‘Supergirl’ transgender superhero is historic TV first

Supergirl Transgender Character

Melissa Benoist stars as the title character in “Supergirl.”
In a historic first, Nicole Maines has been cast on “Supergirl” as TV’s first transgender superhero. Photo: Katie Yu/The CW.

In a historic first, Nicole Maines has been cast on “Supergirl” as TV’s first transgender superhero.

In a press release announcing the casting, Maines’ character (Nia Na aka Dreamer) is described as “the newest addition to the CatCo reporting team. A soulful young transgender woman with a fierce drive to protect others, Nia’s journey this season means fulfilling her destiny as the superhero Dreamer (much like Kara came into her own as Supergirl).”

The series will return for its fourth season October 14. The release did not say when Maines’ character will debut.

After the announcement, Maines talked with the Variety at San Diego Comic Con on Saturday.

“We’ve had trans representation in television for a while, but it hasn’t been the right representation,” she told Variety.

Queer visibility at The CW also was in the news earlier in the week when the network said a series is in development about lesbian superhero Batwoman.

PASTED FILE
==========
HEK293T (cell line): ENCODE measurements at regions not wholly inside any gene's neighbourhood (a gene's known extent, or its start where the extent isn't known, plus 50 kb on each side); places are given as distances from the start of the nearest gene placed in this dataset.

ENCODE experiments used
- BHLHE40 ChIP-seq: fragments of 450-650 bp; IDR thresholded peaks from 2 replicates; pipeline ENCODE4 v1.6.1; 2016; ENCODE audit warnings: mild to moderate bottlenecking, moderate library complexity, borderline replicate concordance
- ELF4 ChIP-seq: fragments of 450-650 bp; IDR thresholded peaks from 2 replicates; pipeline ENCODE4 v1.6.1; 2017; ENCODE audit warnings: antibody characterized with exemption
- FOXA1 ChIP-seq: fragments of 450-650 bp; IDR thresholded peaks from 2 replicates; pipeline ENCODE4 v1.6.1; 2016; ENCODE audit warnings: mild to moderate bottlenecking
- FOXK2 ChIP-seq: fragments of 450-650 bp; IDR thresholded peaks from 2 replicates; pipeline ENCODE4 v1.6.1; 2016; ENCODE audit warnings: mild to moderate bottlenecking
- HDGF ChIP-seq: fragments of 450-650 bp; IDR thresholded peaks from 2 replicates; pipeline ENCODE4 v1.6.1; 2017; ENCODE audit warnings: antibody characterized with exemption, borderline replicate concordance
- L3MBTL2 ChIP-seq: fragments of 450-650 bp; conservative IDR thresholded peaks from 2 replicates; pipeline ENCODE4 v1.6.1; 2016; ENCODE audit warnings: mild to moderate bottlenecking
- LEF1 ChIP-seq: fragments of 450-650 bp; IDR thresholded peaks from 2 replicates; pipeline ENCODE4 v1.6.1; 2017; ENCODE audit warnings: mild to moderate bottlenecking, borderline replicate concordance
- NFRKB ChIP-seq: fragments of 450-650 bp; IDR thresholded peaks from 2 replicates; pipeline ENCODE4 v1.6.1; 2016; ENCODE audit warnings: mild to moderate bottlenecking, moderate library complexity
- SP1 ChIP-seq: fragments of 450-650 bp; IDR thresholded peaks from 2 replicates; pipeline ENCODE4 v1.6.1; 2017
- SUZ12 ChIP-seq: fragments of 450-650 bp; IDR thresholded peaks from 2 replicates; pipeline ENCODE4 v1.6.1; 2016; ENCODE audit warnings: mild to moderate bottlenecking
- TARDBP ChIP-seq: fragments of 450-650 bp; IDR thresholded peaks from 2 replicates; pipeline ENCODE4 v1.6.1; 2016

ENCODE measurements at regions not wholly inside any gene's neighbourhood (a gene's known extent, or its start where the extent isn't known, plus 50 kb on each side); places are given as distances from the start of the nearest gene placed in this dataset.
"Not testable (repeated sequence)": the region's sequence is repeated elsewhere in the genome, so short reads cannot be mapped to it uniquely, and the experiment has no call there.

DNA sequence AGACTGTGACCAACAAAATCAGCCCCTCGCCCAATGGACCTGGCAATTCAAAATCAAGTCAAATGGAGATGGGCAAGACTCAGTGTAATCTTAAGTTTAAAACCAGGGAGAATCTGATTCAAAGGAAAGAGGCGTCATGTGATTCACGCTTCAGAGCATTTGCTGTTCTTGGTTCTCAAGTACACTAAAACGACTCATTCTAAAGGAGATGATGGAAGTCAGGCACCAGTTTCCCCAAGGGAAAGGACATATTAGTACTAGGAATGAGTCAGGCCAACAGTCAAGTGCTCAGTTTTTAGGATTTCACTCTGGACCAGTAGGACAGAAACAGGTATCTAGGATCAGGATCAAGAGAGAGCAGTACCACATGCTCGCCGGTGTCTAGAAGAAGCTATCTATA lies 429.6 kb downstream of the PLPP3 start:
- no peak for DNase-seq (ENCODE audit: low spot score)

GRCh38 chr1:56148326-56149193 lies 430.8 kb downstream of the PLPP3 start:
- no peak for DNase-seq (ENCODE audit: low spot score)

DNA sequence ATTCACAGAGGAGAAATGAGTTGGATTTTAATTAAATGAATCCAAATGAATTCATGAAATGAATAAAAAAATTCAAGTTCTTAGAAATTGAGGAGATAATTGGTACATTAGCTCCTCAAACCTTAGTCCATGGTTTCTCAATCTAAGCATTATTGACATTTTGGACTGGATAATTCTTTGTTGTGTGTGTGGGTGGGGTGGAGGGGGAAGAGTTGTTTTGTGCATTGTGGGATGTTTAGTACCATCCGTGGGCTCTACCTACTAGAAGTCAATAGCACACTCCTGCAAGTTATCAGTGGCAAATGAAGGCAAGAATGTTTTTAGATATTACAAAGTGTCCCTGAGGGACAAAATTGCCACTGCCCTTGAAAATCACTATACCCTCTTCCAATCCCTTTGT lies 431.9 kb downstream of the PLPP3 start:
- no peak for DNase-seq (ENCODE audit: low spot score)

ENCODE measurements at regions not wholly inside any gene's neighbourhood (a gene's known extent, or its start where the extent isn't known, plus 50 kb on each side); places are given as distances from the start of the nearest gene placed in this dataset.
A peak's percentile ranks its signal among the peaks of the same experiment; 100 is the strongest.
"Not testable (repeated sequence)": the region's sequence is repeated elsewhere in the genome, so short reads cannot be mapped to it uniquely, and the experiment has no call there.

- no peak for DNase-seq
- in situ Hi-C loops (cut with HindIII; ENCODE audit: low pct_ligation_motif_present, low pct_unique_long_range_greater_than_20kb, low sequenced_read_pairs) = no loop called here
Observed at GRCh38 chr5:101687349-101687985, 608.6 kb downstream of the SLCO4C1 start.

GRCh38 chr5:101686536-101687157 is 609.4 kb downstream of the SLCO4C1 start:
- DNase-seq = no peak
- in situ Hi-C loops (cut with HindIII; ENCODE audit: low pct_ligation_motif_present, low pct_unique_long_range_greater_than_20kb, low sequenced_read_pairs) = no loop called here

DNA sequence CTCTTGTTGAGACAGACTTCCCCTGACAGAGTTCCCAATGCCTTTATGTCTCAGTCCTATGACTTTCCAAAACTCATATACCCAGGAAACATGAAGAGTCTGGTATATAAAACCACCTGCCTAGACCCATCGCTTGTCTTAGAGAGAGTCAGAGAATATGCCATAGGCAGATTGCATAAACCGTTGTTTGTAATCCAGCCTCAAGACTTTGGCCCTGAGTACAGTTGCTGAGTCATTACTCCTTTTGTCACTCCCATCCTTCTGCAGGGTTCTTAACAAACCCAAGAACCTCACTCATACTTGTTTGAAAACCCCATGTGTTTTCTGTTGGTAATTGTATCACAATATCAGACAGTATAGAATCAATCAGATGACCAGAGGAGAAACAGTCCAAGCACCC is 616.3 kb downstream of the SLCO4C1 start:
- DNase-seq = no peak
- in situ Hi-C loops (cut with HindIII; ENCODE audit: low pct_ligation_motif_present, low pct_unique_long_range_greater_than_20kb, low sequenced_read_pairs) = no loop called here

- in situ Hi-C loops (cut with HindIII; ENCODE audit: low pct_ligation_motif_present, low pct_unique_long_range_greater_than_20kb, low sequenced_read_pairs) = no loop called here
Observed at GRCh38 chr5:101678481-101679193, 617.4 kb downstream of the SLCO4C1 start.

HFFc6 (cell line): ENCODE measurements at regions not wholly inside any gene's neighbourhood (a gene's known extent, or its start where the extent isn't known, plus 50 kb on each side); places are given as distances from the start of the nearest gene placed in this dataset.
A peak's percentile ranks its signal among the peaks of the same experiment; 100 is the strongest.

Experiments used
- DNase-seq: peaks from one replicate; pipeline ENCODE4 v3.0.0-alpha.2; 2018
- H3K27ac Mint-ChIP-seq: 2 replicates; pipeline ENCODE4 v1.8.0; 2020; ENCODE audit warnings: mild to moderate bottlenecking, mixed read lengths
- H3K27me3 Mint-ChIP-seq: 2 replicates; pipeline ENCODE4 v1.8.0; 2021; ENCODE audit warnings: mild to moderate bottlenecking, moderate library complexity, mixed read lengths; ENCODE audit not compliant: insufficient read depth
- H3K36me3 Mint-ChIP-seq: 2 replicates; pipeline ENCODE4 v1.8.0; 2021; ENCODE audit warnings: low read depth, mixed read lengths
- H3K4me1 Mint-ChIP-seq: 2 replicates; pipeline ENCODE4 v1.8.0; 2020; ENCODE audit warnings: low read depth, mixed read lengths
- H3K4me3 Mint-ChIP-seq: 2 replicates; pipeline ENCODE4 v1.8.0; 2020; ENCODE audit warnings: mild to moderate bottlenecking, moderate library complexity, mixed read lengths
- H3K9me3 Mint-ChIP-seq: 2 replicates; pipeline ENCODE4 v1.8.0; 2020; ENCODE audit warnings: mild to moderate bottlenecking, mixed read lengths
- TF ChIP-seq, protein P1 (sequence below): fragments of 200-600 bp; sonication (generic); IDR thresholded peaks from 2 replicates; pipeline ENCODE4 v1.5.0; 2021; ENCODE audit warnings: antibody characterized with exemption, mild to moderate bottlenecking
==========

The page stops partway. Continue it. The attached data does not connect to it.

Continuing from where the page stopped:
The CW also is home to “Black Lightning,” which has TV’s first black lesbian superhero.

Melissa Benoist plays the superheroine of the title in “Supergirl,” which premiered on the CW in 2015. The action-adventure drama is based on the DC Comics character Kara Zor-El, Superman’s cousin who, after 12 years of keeping her powers a secret on Earth, decides to finally embrace her superhuman abilities and be the hero she was destined.

Maines, 21, also made headlines in 2014 when she sued a Maine school district and won the right to use the girls’ bathroom.

About the author

Phillip Zonkel

Award-winning journalist Phillip Zonkel spent 17 years at Long Beach's Press-Telegram, where he was the first reporter in the paper's history to have a beat covering the city's vibrant LGBTQ. He also created and ran the popular and innovative LGBTQ news blog, Out in the 562.

He won two awards and received a nomination for his reporting on the local LGBTQ community, including a two-part investigation that exposed anti-gay bullying of local high school students and the school districts' failure to implement state mandated protections for LGBTQ students.

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